Drugs first patented from 2000-2008 took 12.8 years to reach patients. 

This rose to 14 years for drugs first licensed between 2009 and 2016. 

More positively, Professor Workman and his colleagues found that the rate of drugs licensed by the EMA has doubled, increasing from an average of six per year from 2000-08, to 13.5 per year from 2009-16.

There were large numbers of EMA authorisations for certain cancers, such as skin and breast, but none for others, such as brain and oesophageal cancer, which have ‘very high unmet need’.

The team wrote: ‘We found that the more highly innovative drugs did not progress faster through development.

‘In fact, we observed that the higher the level of innovation assigned to a drug, the longer on average it took to move from patent priority date to NICE final appraisal determination.’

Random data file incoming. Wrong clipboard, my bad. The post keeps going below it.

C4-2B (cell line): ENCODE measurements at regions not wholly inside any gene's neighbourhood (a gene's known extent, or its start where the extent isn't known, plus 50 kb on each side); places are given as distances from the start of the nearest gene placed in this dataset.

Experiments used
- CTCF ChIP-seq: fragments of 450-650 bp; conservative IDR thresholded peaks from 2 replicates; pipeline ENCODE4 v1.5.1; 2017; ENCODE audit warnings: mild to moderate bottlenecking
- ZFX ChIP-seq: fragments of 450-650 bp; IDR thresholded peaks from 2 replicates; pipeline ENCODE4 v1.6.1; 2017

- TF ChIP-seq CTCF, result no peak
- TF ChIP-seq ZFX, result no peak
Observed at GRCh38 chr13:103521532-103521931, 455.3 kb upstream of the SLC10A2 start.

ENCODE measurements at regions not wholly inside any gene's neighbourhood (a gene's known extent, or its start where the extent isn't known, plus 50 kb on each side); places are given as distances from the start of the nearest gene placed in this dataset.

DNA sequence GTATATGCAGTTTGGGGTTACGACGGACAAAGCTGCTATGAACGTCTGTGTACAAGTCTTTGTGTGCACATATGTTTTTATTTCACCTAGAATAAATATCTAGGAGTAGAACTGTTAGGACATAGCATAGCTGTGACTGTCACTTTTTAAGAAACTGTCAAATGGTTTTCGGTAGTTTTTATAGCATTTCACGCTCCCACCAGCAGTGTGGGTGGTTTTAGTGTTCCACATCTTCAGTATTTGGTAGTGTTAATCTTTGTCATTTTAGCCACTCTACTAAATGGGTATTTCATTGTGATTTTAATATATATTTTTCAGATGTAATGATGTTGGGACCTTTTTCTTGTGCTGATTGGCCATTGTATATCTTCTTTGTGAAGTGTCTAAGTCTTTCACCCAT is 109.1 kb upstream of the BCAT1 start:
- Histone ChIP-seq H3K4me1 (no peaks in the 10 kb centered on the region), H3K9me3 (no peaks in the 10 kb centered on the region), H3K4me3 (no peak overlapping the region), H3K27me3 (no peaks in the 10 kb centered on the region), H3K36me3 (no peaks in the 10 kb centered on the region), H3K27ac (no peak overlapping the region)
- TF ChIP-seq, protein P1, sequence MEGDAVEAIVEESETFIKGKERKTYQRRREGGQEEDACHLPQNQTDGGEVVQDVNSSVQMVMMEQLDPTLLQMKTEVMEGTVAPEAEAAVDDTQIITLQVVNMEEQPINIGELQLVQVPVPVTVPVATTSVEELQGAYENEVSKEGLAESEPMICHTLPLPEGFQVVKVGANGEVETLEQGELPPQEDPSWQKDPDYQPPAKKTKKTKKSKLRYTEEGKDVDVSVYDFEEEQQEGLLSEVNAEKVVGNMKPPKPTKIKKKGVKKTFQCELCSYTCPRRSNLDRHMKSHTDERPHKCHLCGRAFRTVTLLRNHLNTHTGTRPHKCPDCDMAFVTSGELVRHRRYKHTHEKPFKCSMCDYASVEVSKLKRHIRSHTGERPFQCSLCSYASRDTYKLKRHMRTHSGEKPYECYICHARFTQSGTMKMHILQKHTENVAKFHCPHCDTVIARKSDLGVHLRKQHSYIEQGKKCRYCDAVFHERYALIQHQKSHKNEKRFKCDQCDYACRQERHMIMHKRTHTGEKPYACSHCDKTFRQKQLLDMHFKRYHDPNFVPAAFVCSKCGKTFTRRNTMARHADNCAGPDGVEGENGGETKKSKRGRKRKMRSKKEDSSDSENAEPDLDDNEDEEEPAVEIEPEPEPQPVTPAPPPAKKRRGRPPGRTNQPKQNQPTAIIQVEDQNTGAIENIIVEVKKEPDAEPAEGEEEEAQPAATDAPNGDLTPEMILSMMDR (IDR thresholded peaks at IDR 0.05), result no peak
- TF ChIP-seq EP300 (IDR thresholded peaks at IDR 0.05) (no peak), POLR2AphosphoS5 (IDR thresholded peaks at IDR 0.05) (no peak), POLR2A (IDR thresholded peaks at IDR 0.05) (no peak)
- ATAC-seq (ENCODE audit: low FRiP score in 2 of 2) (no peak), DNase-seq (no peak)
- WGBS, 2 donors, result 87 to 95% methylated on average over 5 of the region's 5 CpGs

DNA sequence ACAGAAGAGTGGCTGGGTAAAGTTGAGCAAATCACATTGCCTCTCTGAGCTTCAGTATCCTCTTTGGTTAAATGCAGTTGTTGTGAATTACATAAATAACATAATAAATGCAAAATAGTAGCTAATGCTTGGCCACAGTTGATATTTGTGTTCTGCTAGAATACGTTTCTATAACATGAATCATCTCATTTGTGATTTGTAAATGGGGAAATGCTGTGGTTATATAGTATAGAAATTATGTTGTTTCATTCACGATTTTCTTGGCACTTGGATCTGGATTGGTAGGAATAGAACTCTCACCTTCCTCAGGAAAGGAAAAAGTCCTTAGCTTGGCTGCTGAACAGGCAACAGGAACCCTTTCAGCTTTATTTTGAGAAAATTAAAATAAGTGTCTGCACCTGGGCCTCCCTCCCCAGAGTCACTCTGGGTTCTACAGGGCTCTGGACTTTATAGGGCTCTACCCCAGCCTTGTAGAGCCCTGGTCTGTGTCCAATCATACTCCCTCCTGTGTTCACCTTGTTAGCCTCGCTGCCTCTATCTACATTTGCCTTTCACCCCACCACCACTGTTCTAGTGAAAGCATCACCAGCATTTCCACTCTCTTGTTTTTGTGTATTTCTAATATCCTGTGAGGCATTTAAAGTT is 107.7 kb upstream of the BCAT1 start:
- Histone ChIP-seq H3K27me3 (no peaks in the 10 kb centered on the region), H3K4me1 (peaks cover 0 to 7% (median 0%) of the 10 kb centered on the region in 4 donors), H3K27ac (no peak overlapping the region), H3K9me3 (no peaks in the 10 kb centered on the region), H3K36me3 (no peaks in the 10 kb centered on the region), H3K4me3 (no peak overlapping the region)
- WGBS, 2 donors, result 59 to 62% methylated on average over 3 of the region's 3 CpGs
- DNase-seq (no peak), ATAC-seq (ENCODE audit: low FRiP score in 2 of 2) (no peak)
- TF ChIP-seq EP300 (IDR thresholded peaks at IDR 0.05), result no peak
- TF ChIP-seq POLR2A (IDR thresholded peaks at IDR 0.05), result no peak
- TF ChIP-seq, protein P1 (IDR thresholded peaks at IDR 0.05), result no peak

They added: ‘Of concern, in view of the need for drugs that work in new ways, our findings suggest that the system for NICE appraisal has not given priority to approving the most innovative cancer medicines.’

Some of the blame lies with EMA, because much of the delay occurred between the start of a phase I trial and the treatment being approved by the EMA.

It took 8.9 years for the most innovative drugs compared with 6.8 for the least innovative.  

The researchers found that NICE had made improvements – the time between the treatment being approved by the EMA and NICE starting its technology appraisals had reduced.

However, the data showed it was not getting any faster at carrying out the appraisals.

The body was also less likely to approve drugs regarded as highly innovative, with just 38.4 per cent being approved.